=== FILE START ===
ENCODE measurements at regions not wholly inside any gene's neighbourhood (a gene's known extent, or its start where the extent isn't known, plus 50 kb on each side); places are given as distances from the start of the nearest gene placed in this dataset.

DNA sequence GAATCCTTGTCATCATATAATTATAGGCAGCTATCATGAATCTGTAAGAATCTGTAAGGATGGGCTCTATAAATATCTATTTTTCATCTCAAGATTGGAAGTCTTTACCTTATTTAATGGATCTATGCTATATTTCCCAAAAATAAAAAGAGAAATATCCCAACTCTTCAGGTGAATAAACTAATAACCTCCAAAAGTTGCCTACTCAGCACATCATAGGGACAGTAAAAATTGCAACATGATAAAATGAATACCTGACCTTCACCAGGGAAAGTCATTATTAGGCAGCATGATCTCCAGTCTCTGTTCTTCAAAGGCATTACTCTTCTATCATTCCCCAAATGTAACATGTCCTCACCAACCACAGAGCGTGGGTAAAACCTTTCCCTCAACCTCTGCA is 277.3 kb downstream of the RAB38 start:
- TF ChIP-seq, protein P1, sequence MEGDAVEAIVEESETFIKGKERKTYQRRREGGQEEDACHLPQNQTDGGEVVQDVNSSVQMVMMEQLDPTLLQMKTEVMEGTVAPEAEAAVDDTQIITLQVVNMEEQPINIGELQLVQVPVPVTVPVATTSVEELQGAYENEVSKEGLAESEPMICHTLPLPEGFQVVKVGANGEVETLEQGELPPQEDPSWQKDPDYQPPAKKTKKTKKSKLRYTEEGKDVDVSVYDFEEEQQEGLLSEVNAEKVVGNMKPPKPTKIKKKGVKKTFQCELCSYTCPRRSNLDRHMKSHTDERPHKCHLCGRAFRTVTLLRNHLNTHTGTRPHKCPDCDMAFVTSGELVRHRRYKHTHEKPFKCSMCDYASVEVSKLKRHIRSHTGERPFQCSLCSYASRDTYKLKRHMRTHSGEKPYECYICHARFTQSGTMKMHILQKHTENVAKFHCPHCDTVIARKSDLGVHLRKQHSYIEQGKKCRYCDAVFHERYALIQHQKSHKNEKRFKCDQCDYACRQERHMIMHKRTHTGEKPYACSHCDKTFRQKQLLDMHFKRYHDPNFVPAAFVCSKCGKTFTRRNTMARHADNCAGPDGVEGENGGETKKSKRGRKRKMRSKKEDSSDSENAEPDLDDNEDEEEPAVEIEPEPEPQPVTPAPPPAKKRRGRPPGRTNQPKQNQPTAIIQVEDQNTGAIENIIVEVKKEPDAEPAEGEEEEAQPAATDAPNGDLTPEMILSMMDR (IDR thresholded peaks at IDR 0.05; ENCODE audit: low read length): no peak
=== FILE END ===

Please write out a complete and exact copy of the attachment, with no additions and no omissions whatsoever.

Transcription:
ENCODE measurements at regions not wholly inside any gene's neighbourhood (a gene's known extent, or its start where the extent isn't known, plus 50 kb on each side); places are given as distances from the start of the nearest gene placed in this dataset.

DNA sequence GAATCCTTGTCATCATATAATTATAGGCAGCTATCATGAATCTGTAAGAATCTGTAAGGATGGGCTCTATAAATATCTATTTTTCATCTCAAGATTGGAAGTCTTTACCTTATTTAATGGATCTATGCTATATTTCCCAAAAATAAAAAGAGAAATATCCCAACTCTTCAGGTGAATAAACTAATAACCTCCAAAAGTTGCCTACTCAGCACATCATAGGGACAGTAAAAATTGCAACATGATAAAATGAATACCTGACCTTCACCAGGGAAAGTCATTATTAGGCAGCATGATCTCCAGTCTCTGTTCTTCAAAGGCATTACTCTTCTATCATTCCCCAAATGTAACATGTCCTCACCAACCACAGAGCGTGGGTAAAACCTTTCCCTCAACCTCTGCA is 277.3 kb downstream of the RAB38 start:
- TF ChIP-seq, protein P1, sequence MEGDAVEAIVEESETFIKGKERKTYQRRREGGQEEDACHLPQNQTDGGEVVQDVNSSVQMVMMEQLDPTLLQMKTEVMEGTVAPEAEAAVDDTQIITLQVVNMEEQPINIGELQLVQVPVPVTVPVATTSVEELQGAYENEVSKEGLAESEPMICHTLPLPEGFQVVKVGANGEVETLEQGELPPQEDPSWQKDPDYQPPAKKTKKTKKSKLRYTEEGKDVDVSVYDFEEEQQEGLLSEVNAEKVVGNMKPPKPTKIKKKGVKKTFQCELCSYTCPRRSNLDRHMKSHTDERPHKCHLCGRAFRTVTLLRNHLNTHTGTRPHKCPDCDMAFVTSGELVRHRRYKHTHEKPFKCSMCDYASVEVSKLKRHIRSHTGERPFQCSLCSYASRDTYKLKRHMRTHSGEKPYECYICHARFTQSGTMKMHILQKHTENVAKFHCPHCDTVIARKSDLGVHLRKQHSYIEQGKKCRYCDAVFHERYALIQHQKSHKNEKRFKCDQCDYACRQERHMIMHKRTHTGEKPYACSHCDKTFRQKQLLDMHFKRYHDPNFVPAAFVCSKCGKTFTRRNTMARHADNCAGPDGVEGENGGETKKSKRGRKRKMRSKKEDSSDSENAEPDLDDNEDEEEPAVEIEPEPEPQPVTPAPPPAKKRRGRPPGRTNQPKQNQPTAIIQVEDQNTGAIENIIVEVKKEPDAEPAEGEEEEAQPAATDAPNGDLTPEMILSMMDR (IDR thresholded peaks at IDR 0.05; ENCODE audit: low read length): no peak